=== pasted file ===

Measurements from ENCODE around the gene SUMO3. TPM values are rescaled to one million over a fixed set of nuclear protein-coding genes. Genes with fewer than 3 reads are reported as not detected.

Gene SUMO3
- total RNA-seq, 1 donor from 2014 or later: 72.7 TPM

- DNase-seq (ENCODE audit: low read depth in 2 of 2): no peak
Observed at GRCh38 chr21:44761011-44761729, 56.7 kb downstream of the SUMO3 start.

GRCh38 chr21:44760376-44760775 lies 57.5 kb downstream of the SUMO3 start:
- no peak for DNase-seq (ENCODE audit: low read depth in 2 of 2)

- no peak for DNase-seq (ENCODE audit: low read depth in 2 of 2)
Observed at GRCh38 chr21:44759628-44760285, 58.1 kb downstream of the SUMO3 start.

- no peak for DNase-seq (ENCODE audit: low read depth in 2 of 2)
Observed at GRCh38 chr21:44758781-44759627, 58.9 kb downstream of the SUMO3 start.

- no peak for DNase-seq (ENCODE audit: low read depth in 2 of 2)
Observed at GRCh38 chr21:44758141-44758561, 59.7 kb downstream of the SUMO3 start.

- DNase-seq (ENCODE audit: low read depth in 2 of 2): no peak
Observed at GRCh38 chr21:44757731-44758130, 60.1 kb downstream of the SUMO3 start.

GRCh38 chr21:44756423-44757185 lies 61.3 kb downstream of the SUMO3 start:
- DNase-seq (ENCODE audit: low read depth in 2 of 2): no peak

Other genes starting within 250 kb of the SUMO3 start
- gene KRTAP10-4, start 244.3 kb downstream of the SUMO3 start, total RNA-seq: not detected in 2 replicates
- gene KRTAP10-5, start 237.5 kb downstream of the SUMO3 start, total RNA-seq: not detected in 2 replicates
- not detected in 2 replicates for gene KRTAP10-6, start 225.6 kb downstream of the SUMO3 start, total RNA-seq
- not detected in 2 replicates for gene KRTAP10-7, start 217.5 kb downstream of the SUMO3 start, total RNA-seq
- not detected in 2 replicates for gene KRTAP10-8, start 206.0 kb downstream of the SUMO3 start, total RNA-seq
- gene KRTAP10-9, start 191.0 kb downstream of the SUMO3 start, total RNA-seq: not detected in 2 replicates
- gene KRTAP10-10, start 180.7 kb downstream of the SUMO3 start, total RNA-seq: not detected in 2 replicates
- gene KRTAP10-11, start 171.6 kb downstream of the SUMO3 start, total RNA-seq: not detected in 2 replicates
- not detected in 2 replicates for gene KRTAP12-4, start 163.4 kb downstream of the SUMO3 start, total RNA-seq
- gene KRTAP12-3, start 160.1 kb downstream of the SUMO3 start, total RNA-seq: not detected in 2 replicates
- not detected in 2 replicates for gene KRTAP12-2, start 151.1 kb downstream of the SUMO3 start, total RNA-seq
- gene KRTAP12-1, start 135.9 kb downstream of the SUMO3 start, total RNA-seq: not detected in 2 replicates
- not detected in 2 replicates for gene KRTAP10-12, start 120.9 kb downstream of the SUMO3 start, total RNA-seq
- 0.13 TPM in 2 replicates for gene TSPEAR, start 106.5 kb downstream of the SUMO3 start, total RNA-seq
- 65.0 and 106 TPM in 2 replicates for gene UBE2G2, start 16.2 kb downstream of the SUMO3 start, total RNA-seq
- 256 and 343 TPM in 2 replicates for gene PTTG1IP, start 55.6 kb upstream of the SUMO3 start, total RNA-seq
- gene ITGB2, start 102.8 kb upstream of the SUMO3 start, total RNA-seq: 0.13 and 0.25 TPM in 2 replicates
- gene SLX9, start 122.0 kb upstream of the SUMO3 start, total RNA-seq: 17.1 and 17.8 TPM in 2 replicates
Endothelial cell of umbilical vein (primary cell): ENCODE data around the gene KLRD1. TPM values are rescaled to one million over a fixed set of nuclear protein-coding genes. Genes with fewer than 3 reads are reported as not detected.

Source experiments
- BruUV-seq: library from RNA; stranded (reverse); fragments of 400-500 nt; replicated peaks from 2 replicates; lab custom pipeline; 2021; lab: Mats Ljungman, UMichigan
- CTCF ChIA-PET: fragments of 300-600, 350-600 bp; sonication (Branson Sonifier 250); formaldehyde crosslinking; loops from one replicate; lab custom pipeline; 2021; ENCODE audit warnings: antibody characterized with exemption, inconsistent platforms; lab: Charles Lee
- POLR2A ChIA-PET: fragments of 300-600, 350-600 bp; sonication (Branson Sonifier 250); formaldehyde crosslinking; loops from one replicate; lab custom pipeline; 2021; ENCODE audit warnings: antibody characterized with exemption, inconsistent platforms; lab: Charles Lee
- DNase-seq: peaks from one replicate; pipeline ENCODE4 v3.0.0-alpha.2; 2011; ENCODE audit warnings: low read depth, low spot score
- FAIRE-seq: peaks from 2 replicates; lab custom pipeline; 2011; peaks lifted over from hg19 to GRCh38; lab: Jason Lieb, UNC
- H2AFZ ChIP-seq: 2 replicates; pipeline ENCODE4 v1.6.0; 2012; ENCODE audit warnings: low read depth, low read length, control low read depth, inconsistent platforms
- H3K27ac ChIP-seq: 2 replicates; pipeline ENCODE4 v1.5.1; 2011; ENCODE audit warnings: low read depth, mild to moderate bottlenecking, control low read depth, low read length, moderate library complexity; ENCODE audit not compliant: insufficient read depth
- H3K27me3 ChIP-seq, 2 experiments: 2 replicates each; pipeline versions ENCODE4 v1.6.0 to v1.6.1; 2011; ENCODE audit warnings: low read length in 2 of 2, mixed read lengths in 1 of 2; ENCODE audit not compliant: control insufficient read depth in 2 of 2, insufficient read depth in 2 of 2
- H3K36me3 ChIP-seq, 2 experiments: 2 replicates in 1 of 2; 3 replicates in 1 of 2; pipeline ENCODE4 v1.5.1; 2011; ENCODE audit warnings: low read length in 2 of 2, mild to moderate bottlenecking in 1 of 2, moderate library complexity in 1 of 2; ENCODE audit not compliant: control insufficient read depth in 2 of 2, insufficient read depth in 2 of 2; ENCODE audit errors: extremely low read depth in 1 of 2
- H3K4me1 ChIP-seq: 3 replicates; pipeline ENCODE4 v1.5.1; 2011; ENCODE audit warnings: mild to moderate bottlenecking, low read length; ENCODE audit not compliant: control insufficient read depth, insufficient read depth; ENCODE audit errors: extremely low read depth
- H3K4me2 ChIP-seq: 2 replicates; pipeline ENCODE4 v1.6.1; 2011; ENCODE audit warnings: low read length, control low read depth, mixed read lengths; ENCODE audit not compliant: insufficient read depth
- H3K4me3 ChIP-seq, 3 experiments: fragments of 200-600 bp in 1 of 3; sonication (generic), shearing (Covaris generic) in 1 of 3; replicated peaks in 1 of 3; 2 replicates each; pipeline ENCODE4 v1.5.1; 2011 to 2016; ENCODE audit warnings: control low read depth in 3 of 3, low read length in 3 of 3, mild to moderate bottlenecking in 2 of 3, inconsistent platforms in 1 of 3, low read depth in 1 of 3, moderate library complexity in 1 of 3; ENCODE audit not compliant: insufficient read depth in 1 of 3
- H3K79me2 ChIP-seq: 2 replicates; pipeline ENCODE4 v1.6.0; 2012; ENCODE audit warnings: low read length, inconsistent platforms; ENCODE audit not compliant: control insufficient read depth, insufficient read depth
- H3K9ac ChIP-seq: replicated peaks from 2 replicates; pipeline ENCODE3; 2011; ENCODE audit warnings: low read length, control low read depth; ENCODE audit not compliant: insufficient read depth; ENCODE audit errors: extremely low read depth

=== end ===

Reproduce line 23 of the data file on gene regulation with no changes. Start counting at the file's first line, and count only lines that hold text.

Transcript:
- not detected in 2 replicates for gene KRTAP10-8, start 206.0 kb downstream of the SUMO3 start, total RNA-seq